Bulletin of the American Physical Society
73rd Annual Meeting of the APS Division of Fluid Dynamics
Volume 65, Number 13
Sunday–Tuesday, November 22–24, 2020; Virtual, CT (Chicago time)
Session G09: Flow Control: Plasma Actuators (5:00pm  5:45pm CST)Interactive On Demand

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G09.00001: Higher Order Response of the Laminar Boundary Layer to a Step Input by Spanwise Periodic Forcing Hossein Khanjari, Ronald Hanson The Blasius boundary layer response to a step input forcing by a streamwise array of simulated plasma actuators is studied. The actuators' effect is simulated in a commercial computational fluid dynamics code. A parametric study is used to calibrate an applied momentum source that simulates the actuators' output. Both the spatial distribution and the magnitude of the momentum source are tuned to match an experimental dataset that is limited to measurements of the streamwise velocity. For the step response, the simulated actuators are activated for approximately 80 boundary layer turnover times and then switched off. This choice of actuation parameter is sufficient to reach an approximately steady state at the downstream planes considered prior to deactivation of the actuators. In the far field region downstream of the actuators, the response to forcing exhibits a higher order response with respect to the shear stress, which is attributed to secondary vortex structures produced by the actuators as the primary vortices are convected downstream. The magnitude of the resulting streamwise velocity streaks caused by the actuators also exhibits a higher order response. The observed overshoots are shown to be caused by the rearrangement of the boundary layer during the onset of forcing. [Preview Abstract]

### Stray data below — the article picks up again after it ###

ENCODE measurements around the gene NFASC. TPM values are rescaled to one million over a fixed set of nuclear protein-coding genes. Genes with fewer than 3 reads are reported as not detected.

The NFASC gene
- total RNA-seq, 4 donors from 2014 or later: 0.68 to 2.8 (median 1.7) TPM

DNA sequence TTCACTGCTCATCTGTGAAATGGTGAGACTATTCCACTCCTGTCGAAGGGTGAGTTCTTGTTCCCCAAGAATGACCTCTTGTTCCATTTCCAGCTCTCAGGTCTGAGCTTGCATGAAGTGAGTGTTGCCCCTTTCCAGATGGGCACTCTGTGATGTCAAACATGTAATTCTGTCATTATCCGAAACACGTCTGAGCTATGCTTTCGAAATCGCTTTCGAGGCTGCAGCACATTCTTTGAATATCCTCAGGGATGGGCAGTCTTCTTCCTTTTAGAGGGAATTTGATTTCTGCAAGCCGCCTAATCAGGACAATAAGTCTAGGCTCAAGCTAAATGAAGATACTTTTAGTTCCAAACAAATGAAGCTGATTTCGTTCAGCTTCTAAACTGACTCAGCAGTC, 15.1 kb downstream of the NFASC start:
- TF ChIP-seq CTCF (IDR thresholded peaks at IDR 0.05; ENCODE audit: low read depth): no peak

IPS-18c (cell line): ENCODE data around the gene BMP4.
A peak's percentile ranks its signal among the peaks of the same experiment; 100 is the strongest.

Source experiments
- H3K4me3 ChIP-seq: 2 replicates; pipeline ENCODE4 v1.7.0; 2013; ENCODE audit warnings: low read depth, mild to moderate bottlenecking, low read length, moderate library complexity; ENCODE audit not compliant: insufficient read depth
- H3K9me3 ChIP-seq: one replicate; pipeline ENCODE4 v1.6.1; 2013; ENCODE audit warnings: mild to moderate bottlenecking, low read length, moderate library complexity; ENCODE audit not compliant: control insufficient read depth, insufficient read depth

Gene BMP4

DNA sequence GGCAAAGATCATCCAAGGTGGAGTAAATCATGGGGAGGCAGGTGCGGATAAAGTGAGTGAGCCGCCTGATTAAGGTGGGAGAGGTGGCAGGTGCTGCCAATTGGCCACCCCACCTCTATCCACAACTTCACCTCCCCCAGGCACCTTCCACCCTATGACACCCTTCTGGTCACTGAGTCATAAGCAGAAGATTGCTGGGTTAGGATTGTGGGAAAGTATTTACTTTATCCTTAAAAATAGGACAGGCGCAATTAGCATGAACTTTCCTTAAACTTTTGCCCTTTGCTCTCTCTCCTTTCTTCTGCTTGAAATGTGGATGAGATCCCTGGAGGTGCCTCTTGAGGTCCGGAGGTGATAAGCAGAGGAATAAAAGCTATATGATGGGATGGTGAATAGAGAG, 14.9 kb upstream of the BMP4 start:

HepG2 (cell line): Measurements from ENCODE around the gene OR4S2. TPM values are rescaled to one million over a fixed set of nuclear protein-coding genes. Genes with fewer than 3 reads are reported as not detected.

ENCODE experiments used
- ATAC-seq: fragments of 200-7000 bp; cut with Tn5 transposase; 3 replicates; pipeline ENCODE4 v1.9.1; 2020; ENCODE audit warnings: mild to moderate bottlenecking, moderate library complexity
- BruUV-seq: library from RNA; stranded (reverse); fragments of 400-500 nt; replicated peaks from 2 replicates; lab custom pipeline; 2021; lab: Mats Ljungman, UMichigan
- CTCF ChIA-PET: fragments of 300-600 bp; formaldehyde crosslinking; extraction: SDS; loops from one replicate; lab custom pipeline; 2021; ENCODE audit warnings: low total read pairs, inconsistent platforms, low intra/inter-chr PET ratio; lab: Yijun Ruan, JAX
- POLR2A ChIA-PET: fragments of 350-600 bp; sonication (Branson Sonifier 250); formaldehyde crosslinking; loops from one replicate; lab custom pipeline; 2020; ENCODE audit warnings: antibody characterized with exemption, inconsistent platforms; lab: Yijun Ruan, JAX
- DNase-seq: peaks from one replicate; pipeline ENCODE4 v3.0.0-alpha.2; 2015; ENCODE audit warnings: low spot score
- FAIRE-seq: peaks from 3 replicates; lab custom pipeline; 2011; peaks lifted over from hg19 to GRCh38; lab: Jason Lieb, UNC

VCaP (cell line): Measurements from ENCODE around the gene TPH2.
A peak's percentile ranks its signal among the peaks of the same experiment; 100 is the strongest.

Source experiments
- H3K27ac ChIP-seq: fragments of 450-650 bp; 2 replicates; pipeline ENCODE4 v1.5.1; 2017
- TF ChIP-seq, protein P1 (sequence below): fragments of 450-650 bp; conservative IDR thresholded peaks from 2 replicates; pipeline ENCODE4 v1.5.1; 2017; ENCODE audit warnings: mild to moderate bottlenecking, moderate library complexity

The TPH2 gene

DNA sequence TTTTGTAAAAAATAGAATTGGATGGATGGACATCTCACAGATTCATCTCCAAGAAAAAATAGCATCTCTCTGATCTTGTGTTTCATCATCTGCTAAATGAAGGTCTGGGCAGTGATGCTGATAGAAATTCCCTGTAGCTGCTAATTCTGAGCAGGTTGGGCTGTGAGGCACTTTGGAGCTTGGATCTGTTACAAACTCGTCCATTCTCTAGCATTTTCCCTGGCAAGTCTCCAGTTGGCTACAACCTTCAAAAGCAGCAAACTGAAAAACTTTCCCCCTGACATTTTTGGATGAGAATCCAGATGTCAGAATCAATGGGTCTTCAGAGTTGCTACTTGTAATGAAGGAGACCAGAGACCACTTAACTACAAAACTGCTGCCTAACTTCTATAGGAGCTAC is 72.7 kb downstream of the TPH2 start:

G09.00002: Estimation of vorticity generated due to shock curvature in spark induced flow. Bhavini Singh, Lalit Rajendran, Pavlos Vlachos, Sally Bane Spark plasma discharges induce a complex, transient flow field. The spark discharge induces a shock wave at early times, that propagates radially outward from the electrode gap. The discharge also creates a hot gas kernel, and a pair of vortex rings in the electrode gap. It has been shown that long after the shock wave has departed the field of view, a vortexdriven mixing flow is produced, where the pair of vortex rings drive cooling of the hot gas kernel. The spark induced vorticity therefore plays a key role in the heat transfer and dynamics of the induced flow field. The mechanism(s) responsible for the generation of this vorticity and the effect of electrical energy deposited in the gap on the vorticity remain unresolved. In this work, we develop a detailed, analytical framework to estimate the vorticity generated due to the curvature of the induced shock wave and compare this to the magnitude of vorticity in the vortex rings for a range of energy values. We perform 700 kHz schlieren measurements to capture the induced shock wave and 50 kHz time resolved, stereoscopic, particle image velocimetry measurements of the velocity field to calculate the induced vorticity. This is a first step in understanding the role of the shock wave in vorticity generation and provided a framework for further research in the area. [Preview Abstract]